The National Science Foundation funded a partnership of 17 institutions to create the Extreme Science and Engineering Discovery Environment (XSEDE) project for five years, at $121 million. XSEDE will be the most advanced, powerful, and robust collection of integrated advanced digital resources and services in the world.
Scientists and engineers use these resources and services—things like supercomputers, collections of data, and new tools—to propel scientific discovery and improve our lives. They are a crucial part of research in fields like earthquake engineering, materials science, medicine, epidemiology, genomics, astronomy, and biology.
XSEDE will replace and expand the TeraGrid project that started more than a decade ago. More than 10,000 scientists used the TeraGrid to complete thousands of research projects, at no cost to the scientists.
“This is much more than just the same old resources that TeraGrid offered,” XSEDE director John Towns said. “XSEDE will take the next step by lowering technological barriers to access and use. We are creating a distributed cyberinfrastructure in which researchers can establish private, secure environments that have all the resources, services, and collaboration support they need to be productive.”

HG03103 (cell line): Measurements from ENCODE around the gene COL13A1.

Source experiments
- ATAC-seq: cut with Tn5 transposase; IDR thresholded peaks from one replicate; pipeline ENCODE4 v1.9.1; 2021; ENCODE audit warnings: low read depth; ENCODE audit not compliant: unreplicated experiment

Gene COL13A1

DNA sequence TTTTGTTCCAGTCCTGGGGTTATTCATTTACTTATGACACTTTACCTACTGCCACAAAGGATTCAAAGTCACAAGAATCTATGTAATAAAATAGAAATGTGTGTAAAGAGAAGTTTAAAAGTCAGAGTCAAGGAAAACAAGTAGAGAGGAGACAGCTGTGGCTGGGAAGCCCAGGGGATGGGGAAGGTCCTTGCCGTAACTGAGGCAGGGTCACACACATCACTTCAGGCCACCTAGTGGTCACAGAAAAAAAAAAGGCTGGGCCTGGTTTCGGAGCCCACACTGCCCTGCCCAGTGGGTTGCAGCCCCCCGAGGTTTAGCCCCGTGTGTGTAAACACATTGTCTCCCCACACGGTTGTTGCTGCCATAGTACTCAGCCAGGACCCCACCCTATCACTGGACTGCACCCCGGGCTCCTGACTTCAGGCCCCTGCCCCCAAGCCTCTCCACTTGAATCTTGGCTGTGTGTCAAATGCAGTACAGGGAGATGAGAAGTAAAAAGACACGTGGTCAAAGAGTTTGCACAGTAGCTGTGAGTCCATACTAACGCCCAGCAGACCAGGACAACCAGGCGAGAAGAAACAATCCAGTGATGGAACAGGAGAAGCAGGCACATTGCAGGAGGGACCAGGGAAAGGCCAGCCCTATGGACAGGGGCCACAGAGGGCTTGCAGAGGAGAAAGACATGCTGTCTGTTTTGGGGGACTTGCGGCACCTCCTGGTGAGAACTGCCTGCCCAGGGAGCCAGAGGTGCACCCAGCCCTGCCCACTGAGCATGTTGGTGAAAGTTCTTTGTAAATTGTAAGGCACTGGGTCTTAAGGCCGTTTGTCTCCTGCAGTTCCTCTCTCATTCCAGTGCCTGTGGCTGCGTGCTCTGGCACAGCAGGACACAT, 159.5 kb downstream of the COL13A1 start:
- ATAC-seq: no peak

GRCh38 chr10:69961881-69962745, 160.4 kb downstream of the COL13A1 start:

Initially, XSEDE will support 16 supercomputers across the country. It also includes other specialized digital resources and services to complement these computers. These resources will be expanded throughout the lifetime of the project.
The XSEDE partnership includes: University of Illinois at Urbana-Champaign, Carnegie Mellon University/University of Pittsburgh, University of Texas at Austin, University of Tennessee Knoxville, University of Virginia, Shodor Education Foundation, Southeastern Universities Research Association, University of Chicago, University of California San Diego, Indiana University, Jülich Supercomputing Centre, Purdue University, Cornell University, Ohio State University, University of California Berkeley, Rice University, and the National Center for Atmospheric Research. It is led by the University of Illinois’s National Center for Supercomputing Applications.